Finding Your Own Voice

Sharon Olds, who was raised as a “hell-fire Calvinist” began to find her own voice as a poet through a sort of “deal with the devil:”

I said to free will or the pagan god of making things, or whoever, let me write my own stuff. I’ll give up everything I’ve learned, anything, if you’ll let me write my poems. They don’t have to be any good, but just mine. What happened was enjambment. Writing over the end of the line and having a noun starting each line — it had some psychological meaning to me, like I was protecting things by hiding them. Poems started pouring out of me and Satan was in a lot of them. Also, toilets.

And find her voice, she did.

This week I spoke with an actor who was going through the same sort of despondency that pushed Olds into making her deal, although the actor was not fully aware of the real nature of his situation; he just knew that he was not satisfied with what he was doing. Later in the week, I talked with a designer who voiced similar questions about his work. I think that it’s a natural sort of artistic identity crisis that almost every creative person goes through, and keeps going through until he/she finds an answer or just gives up.

I suppose that there are artists who speak with unique individual voices from the beginning, but many of us wander around creating pieces that we feel finally do not accurately represent our point of view. Or we create work that somehow fails to say exactly what we want to say. Or we spend our time doing work that is derivative to the point of not being our own. Or we do this and that and the other thing and find that while it is all acceptable, it is somehow not really us, or it is us, but somehow not satisfying. While I was in the last category, you (if you have this problem) may be in one of the others, or you may have a category all your own.

The real question is how do you get out of that category and go about finding your own voice.  You can try making a deal with the devil, as Olds did, and hope for a similar sudden burst of intuition. My experience is, however, that such visions are few and far between, and you certainly can’t count on them.  So I think you might try another approach: experiment. Take a risk or two or three or four or seven. Try things outside your comfort zone. Try different twists and variations and approaches and processes until you find the one or the combination that is authentic, that represents your ideas—that is you.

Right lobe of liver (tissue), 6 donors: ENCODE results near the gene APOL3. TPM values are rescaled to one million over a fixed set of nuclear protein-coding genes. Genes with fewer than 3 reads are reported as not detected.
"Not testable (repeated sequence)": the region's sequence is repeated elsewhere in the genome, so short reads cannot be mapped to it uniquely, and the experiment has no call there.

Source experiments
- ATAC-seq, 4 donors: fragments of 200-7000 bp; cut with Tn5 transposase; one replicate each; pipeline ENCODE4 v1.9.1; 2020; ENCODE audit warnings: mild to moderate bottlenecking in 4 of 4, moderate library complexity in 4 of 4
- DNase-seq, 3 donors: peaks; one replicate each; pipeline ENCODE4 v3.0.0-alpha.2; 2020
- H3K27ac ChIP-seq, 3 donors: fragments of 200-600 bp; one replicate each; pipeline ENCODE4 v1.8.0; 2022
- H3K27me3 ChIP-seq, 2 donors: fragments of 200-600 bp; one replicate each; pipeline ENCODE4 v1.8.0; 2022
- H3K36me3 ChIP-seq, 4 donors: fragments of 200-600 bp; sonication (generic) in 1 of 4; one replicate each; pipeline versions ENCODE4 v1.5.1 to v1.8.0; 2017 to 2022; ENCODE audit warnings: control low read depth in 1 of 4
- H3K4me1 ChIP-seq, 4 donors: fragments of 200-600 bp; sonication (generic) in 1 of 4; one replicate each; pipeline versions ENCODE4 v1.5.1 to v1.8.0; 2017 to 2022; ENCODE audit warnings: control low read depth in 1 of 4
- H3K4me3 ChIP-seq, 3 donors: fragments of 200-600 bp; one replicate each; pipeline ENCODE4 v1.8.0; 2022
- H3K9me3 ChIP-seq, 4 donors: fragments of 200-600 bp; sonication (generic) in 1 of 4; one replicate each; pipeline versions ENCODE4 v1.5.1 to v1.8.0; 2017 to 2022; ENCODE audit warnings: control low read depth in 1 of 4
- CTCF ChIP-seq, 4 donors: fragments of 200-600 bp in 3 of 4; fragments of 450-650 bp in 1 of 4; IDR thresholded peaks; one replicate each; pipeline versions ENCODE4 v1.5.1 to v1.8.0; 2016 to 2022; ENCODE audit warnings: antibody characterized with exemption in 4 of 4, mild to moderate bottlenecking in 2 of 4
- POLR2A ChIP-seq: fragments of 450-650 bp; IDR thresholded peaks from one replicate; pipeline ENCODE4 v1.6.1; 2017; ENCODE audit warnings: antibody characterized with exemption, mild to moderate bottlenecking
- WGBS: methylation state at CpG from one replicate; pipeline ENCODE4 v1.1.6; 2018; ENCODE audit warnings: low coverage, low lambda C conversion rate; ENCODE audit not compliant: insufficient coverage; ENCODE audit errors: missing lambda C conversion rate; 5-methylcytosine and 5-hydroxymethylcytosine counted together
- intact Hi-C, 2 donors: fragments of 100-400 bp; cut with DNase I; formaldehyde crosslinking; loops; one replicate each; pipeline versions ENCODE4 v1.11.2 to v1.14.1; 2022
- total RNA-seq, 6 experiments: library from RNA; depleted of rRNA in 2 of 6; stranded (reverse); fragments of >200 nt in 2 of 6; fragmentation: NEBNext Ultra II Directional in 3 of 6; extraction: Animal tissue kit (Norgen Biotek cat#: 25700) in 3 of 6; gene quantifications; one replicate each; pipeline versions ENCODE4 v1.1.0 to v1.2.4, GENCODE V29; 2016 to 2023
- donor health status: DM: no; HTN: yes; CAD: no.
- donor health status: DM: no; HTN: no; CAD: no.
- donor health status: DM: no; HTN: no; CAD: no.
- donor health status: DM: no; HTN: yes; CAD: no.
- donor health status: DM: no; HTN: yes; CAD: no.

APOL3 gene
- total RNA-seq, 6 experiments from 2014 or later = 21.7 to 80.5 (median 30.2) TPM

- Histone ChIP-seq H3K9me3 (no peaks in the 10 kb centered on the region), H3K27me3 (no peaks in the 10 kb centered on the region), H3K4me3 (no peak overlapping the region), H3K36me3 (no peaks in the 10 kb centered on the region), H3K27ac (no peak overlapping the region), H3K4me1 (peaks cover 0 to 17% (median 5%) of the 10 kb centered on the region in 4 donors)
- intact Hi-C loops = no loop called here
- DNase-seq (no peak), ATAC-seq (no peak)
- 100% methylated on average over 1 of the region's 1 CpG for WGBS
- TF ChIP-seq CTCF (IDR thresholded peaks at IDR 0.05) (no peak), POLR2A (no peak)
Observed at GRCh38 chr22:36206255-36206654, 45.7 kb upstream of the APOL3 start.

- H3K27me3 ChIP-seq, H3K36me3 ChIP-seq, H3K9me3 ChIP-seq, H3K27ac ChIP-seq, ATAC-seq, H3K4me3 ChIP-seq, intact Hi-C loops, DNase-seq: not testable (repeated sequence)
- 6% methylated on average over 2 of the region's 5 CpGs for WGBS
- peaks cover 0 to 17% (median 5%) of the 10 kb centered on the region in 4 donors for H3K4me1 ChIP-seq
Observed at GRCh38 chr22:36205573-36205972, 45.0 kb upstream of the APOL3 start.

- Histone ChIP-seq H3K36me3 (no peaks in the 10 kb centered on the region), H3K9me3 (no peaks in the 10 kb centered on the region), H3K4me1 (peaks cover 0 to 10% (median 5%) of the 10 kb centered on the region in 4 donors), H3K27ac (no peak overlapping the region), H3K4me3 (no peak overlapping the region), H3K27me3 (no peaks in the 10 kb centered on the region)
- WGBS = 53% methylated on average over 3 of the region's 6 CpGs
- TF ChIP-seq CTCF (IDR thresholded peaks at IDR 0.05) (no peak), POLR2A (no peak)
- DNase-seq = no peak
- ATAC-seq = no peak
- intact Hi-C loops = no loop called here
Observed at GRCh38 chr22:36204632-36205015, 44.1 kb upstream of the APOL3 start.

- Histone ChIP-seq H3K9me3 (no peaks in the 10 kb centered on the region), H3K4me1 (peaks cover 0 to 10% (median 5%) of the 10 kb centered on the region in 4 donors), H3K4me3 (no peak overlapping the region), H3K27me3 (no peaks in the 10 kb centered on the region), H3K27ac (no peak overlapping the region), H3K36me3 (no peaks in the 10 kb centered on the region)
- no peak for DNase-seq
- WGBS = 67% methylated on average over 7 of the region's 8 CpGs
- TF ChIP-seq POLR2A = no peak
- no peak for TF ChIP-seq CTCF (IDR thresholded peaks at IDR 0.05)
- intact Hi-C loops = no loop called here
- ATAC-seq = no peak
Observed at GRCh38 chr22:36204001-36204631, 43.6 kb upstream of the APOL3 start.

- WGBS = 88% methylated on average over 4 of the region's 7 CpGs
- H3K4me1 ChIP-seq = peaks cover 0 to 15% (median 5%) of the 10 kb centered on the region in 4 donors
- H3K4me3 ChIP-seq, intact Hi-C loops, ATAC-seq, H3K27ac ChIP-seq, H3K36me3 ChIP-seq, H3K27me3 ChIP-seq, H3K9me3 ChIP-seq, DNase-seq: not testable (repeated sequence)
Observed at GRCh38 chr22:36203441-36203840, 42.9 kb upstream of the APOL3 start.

Maybe that sounds a little clichéd, a little too easy. May be. But I have found that to really experiment, to try really new and uncomfortable things is difficult even on a good day. Sometimes, just to think of new and uncomfortable things to try is difficult. But to do them, and then to be honest with yourself about the results of those experiments is even more difficult. But it’s how you find your voice, or at least one way. In addition, you may find out a number of other things about yourself and your art, useful things, things that you can’t find out by thinking, or pretending, or even imagining; things you can only discover by doing and reviewing the result.

So, if you haven’t already, go find your voice. Imagine, think, intuit. But then put those thoughts and intuitions into action. Do, play, experiment, discover. It’s the only way to learn what really works—for you. Then you can produce art that is authentically you. It may not be completely original. Some people posit that originality is no longer possible, but that’s a subject for another time. What it will be is authentic. And few would argue that authenticity is not possible. Go find yours.

Date: Sunday, 21. November 2010 23:40
Trackback: Trackback-URL Category: Creativity, Originality

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